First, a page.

The solitary mountain on the dwarf planet Ceres may be slowly disappearing, following in the footsteps of earlier peaks.
New research suggests that the outer layer of the icy world may be slowly shifting over time, allowing the peak to gradually stretch out and sink into the crust. Similar mountains may have peppered the planet in the past and flattened out over time.
"It's sort of like if you spill some syrup or honey on a plate and you watch it spread out over time, not instantaneously like water does but a little more slowly, it eventually gets to a flatter, broader shape; it's the same process," Michael Sori, a planetary scientist at the University of Arizona, told Space.com. [NASA Probe Snaps Stunning New Pics of Dwarf Planet Ceres]
Sori is lead author on a paper proposing that the mountain, called Ahuna Mons, may be slowly spreading outward due to its viscosity. He presented the results in March at the Lunar and Planetary Sciences conference in The Woodlands, Texas.
The lonely ice mountain
When NASA's Dawn mission arrived at Ceres in 2015, it found a nearly flat world with only a single mountain, Ahuna Mons. The massive summit towers 2.5 miles (4 kilometers) above the surface and is at most 200 million years old. Previous research has suggested the peak could be an ice volcano — forming through the process of cryovolcanism, or flowing ice — but its source is still under debate.
The mountain's isolation has been a major puzzle for scientists since Dawn first spotted it. Other icy worlds suspected of hosting cryovolcanoes, such as Pluto and the moons Europa, Triton and Titan, have multiple suspects. Ceres has only one. According to Sori, one possibility is that cryovolcanism was dormant on Ceres until fairly recently — although he calls that an unlikely scenario.
"It's just odd to think of a thermal history of a planet where that would happen, where you would have it be dead for most of its history and then just yesterday, relatively speaking, become active," he said. "It's a weird thermal history to think about."
The other, more likely option is that cryovolcanoes formed throughout the planet's lifetime, then disappeared. Because Ceres lacks an atmosphere or running liquids on its surface, the erosion processes of wind and rain that wear down Earth's mountains don't happen on the tiny world.
Sori and his colleagues focused not on the formation of the mountain but on what happened afterward. They modeled possible compositions for Ahuna Mons and found that, if at least 40 percent of the mountain was made up of ice, it would slowly spread outward like honey on a plate, gradually relaxing or flattening down over time. With more ice, the mountain became more viscous, wavering between solid and liquid.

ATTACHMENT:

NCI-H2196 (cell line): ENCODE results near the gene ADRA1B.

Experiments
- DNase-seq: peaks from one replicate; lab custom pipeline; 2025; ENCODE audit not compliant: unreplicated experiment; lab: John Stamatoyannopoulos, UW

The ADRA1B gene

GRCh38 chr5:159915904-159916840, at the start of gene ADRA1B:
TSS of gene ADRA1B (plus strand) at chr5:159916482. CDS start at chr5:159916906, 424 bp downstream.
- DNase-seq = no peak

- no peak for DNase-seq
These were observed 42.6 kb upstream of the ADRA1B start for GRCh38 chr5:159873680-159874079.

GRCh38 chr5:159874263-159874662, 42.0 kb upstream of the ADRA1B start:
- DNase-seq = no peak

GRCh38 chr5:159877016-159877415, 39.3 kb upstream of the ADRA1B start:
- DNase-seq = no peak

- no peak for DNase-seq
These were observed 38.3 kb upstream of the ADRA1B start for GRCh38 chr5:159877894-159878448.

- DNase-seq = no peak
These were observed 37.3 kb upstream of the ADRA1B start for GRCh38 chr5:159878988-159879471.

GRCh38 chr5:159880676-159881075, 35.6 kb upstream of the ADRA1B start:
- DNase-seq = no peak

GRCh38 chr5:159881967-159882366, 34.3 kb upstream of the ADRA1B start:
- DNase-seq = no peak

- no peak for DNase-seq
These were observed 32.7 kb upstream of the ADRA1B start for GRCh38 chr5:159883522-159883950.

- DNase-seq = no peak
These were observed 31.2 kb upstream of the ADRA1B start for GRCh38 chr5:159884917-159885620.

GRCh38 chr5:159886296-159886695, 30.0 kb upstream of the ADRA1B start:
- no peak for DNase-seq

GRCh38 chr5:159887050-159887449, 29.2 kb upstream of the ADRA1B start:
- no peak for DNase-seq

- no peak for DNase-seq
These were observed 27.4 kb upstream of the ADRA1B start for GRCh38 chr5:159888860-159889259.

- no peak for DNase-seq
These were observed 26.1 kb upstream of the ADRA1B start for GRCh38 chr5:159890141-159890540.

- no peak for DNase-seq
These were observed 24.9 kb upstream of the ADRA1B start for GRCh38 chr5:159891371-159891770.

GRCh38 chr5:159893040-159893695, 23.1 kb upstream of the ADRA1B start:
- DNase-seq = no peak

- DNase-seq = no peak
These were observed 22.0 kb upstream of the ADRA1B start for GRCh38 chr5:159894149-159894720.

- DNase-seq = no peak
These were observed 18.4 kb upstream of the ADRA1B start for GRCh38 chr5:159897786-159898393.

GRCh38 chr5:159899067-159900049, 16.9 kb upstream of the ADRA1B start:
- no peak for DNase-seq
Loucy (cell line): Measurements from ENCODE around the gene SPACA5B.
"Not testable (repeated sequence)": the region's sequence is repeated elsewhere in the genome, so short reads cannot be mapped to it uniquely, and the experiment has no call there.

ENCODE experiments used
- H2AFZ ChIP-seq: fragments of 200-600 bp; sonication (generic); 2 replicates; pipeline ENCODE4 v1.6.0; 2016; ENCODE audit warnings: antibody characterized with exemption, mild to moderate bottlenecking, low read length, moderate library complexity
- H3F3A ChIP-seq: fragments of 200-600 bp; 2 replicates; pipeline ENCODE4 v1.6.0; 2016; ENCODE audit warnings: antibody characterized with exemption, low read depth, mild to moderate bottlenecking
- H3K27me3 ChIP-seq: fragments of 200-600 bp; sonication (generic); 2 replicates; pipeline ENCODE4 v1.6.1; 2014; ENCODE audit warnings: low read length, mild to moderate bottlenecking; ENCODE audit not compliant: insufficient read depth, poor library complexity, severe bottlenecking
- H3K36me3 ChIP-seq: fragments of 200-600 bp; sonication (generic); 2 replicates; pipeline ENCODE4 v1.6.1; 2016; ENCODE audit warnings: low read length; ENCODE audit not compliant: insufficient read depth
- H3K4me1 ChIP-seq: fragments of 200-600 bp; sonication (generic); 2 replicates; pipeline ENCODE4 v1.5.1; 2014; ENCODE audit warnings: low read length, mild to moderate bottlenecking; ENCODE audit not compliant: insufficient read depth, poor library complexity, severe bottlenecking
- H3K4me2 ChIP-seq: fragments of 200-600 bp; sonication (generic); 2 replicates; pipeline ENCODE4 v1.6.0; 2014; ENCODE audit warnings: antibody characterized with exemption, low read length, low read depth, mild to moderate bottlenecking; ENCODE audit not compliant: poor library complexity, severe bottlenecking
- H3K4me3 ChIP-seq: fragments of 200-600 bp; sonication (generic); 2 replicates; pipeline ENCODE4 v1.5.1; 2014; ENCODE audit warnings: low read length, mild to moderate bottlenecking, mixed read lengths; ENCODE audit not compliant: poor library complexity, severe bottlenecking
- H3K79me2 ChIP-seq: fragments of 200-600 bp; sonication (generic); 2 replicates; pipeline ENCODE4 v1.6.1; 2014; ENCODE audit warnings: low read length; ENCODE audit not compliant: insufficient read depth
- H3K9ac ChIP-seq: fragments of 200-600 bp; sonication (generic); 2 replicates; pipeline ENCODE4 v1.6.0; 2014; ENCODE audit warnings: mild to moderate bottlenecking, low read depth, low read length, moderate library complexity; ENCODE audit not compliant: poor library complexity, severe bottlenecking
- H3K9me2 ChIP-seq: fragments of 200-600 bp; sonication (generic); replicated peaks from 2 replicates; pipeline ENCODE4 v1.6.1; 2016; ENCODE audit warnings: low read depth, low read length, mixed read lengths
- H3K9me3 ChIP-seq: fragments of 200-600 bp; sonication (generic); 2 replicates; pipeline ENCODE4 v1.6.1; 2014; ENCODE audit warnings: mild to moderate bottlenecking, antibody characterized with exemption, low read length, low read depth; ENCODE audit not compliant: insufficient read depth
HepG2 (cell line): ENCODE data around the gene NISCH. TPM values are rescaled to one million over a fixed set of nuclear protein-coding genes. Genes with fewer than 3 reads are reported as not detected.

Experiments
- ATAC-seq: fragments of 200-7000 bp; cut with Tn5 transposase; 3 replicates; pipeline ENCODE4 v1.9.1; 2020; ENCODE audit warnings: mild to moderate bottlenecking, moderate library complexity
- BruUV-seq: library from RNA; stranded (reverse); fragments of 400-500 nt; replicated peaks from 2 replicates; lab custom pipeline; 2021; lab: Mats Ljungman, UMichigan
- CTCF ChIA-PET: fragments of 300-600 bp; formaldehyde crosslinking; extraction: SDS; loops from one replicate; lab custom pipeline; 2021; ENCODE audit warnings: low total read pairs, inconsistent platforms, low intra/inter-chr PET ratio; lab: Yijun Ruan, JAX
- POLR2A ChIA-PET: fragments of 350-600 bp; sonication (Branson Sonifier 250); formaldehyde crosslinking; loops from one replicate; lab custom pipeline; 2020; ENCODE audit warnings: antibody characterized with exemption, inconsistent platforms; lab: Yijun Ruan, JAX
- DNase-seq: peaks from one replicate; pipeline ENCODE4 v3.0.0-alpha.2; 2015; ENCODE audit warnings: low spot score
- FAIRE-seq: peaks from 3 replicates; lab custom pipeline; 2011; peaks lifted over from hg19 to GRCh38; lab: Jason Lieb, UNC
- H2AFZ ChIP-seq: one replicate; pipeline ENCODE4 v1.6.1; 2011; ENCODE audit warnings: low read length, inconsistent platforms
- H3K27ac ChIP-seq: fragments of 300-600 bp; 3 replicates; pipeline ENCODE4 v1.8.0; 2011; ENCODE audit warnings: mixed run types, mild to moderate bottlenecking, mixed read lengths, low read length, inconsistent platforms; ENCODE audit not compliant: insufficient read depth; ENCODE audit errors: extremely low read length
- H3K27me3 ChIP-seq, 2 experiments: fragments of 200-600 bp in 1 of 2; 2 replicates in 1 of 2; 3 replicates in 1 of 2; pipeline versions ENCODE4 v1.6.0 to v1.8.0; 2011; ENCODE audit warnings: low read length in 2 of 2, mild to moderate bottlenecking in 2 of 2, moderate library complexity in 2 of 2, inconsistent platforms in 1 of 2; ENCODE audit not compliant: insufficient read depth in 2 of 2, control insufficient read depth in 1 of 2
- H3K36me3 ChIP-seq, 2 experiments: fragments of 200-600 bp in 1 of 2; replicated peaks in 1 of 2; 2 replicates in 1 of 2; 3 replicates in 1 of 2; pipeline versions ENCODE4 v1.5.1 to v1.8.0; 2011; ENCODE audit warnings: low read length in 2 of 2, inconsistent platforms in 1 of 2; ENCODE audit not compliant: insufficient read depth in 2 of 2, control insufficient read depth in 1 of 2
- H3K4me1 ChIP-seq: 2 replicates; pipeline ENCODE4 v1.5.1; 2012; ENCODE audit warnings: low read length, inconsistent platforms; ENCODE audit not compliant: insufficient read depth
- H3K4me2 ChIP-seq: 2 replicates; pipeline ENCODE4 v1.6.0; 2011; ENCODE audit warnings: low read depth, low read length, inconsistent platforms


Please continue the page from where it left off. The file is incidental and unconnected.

"Our stuff takes place after the initial emplacement process, so we can be a little bit agnostic as to how the mountain formed in the first place," Sori said. "The key is, it just needs to have enough ice to experience this viscous relaxation."
Cratering records provide one method for calculating the age of a terrain. While Ahuna Mons itself lacks signs of impacts, the region it sits in has craters that provide a limit of about a billion years for the mountain, previous research has shown. Sori's team came up with an even younger age if the precipice is relaxing. If the peak is half ice, it would take 500 million years to relax away after formation, he said; if it is completely ice, it would vanish within 20 million years of its birth.
"Ahuna Mons is young, no more than 200 million years old," Sori said. Its youth suggests that the planet may still be geologically active today, though no definitive signs have been spotted by Dawn.
The new work was detailed in February in the journal Geophysical Research Letters.
Lonely no more
Ceres may be the lone peak today, but there's evidence that another spire may have risen in the past. Near Ahuna Mons lies the shape of another hill, spotted by a previous team. This may be the remnants of a previous cryovolcano like Ahuna Mons that gradually relaxed away, Sori said.
"Maybe it was emplaced in the same shape [as Ahuna Mons] but flowed into its current shape over a few hundred million years," he added.
That could suggest that the region around Ahuna Mons may be an ongoing source of cryovolcanism. On Earth, shifting plates cause lava to erupt through the crust in multiple locations, often spawning chains of volcanoes, but Ceres has no plate tectonics. Sori said the region could be more like Mars, where rocky lava continued to pile up on itself to create the massive Olympus Mons, the largest known volcano in the solar system. But while Ahuna Mons may be relaxing due to ice, the rocky Olympus Mons stands firm.
Sori and his colleagues plan to search other images of Ceres for signs of potentially relaxed cryovolcanoes.
Follow Nola Taylor Redd on Twitter @NolaTRedd or Google+. Follow us at @Spacedotcom, Facebook or Google+. Originally published on Space.com.